The approach recognises that many of the impacts of the CHCI such as coverage, diagnosis of health conditions, health status and treatment are either largely addressed by existing CHCI monitoring and reporting processes, or were not feasible given the short amount of time that has lapsed between the program and this evaluation. The overall approach draws on existing quantitative analyses and includes some additional analyses of NT data collections. It also draws on information about how the child health checks and follow-up services were run in different communities, and what else was happening in these communities at the time, to help contextualise the quantitative analyses.
2.1.2 The EHSDI: a formative evaluationThe evaluation of the EHSDI is based on a formative assessment. It focuses on current experience that can be used to improve the ongoing implementation of the program. This approach recognises that the implementation of the EHSDI is evolving and developing. By taking an evaluation approach that is flexible and responsive to the dynamic nature of the program, the findings will remain relevant and credible. To be formative, the evaluation has had to interact with program implementation. This means the evaluation team has engaged with those responsible for implementing the program at regular intervals to discuss and agree on evaluation questions, identify and discuss current issues affecting implementation, and share interim evaluation findings.
While the initial objectives for the EHSDI evaluation remain important to this formative approach, the way we have considered these objectives and the priority we have given them have evolved since the evaluation design phase. This evolution reflects what we have learnt from our interaction with the program and with those implementing it. This includes current implementation issues that the evaluation could assist and systems planning frameworks that the evaluation could usefully inform. As a result, the evaluation questions for the EHSDI are generally more focused on analysis of implementation processes and the potential for the EHSDI to impact on health services in the future, rather than assessing actual outcomes and impacts. The analysis draws on data and progress reports on the program and qualitative information from informant interviews and with participants at a regional and community level about how the EHSDI is being implemented.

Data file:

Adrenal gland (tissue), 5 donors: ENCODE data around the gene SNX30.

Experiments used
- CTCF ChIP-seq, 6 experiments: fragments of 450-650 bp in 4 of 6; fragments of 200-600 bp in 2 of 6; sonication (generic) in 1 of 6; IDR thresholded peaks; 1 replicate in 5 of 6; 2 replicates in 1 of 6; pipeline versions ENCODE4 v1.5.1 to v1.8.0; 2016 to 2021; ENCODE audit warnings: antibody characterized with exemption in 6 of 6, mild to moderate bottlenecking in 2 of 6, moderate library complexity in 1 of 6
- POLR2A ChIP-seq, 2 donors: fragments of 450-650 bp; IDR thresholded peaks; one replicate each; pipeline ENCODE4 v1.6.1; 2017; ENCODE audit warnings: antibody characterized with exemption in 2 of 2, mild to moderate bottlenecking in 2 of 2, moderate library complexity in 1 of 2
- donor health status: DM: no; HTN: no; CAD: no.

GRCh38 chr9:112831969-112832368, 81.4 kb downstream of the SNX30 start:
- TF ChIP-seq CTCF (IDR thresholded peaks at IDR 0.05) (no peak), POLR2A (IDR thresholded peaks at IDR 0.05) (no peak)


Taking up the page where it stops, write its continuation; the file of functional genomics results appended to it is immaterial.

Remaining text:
The formative approach required identification, discussion and reporting back to those responsible for implementing the EHSDI in real time so that the findings are relevant to the program at that time. To accomplish this, we held two workshops and produced reports for participants from the partner organisations—DoHA, DHF and AMSANT. The findings included in these two workshop reports are not repeated in this final evaluation report. However, the issues raised at the workshops have informed the analysis in this report and we have referred to the workshops as sources of information where appropriate. Top of page